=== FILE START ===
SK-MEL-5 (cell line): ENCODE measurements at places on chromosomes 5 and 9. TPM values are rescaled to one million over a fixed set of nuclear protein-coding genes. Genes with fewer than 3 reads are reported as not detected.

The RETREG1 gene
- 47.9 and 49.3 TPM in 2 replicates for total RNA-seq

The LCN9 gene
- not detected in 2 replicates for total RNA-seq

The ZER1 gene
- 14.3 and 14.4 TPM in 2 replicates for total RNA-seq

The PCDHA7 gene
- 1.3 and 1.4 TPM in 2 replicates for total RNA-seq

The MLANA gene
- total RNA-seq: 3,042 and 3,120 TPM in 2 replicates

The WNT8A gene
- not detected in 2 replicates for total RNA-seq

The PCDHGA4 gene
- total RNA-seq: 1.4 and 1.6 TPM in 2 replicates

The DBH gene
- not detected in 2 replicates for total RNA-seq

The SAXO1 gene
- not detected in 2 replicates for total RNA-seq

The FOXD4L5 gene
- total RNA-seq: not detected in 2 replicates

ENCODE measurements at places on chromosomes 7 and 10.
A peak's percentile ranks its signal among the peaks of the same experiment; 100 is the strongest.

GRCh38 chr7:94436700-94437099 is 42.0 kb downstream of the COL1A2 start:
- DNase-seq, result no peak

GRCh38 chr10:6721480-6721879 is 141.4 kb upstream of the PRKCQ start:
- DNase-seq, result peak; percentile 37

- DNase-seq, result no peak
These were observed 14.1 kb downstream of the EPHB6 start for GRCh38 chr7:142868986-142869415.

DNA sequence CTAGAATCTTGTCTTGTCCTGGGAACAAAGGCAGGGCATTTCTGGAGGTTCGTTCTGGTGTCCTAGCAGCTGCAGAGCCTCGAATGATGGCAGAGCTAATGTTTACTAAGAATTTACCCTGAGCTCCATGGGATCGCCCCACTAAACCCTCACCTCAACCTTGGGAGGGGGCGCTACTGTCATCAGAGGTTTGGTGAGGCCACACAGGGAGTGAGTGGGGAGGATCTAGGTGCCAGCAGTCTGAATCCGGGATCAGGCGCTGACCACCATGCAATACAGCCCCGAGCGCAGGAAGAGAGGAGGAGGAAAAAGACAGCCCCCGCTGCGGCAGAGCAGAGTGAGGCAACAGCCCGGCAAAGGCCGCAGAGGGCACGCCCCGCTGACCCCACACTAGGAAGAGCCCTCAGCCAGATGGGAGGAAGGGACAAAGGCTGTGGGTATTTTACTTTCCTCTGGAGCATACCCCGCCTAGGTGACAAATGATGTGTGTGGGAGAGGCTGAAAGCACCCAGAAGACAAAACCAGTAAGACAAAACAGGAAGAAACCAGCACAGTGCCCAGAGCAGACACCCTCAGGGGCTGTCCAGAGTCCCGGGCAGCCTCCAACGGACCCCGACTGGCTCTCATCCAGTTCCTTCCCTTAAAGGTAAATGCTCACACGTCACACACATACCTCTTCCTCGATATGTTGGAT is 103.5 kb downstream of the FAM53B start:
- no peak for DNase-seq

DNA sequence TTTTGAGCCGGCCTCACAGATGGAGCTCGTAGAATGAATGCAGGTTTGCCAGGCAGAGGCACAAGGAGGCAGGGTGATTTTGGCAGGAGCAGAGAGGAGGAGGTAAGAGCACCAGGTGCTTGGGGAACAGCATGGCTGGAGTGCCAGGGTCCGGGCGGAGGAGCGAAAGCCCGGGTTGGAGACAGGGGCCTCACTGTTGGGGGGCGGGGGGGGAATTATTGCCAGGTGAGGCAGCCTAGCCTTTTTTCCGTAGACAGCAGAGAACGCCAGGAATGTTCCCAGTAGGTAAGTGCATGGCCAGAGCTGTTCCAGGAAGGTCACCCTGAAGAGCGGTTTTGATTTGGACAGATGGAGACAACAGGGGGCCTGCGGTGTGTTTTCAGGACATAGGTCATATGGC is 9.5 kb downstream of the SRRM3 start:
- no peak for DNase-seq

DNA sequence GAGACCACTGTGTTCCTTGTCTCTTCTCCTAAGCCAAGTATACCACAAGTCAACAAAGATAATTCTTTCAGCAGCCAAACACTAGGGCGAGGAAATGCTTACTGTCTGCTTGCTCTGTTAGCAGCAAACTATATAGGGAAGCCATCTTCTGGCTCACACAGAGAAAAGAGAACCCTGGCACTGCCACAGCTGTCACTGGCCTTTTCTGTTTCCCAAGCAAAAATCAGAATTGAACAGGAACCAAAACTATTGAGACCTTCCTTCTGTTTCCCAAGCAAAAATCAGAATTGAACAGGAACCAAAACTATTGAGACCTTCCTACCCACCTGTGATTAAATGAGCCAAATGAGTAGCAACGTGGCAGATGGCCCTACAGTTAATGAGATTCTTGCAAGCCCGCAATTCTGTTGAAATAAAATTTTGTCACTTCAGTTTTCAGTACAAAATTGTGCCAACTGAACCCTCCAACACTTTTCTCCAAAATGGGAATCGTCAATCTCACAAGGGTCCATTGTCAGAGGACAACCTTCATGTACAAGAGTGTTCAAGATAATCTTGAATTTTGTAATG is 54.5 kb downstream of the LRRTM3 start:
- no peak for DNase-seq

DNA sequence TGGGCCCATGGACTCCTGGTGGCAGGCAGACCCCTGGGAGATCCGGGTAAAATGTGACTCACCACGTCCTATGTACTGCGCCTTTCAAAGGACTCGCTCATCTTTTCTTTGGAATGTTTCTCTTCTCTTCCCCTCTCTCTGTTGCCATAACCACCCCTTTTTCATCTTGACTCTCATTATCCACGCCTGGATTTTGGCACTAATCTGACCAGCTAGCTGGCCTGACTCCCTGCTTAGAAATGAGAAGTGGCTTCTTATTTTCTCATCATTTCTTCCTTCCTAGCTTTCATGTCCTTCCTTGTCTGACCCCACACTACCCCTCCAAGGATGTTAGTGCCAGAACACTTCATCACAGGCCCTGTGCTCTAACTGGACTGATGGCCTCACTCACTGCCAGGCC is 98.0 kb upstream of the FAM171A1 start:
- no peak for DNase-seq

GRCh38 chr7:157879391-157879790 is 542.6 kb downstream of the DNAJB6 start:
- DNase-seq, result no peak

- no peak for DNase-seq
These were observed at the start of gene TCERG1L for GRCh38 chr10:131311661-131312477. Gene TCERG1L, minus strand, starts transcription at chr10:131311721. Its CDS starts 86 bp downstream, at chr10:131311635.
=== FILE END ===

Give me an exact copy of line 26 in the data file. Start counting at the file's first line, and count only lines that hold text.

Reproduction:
GRCh38 chr10:6721480-6721879 is 141.4 kb upstream of the PRKCQ start: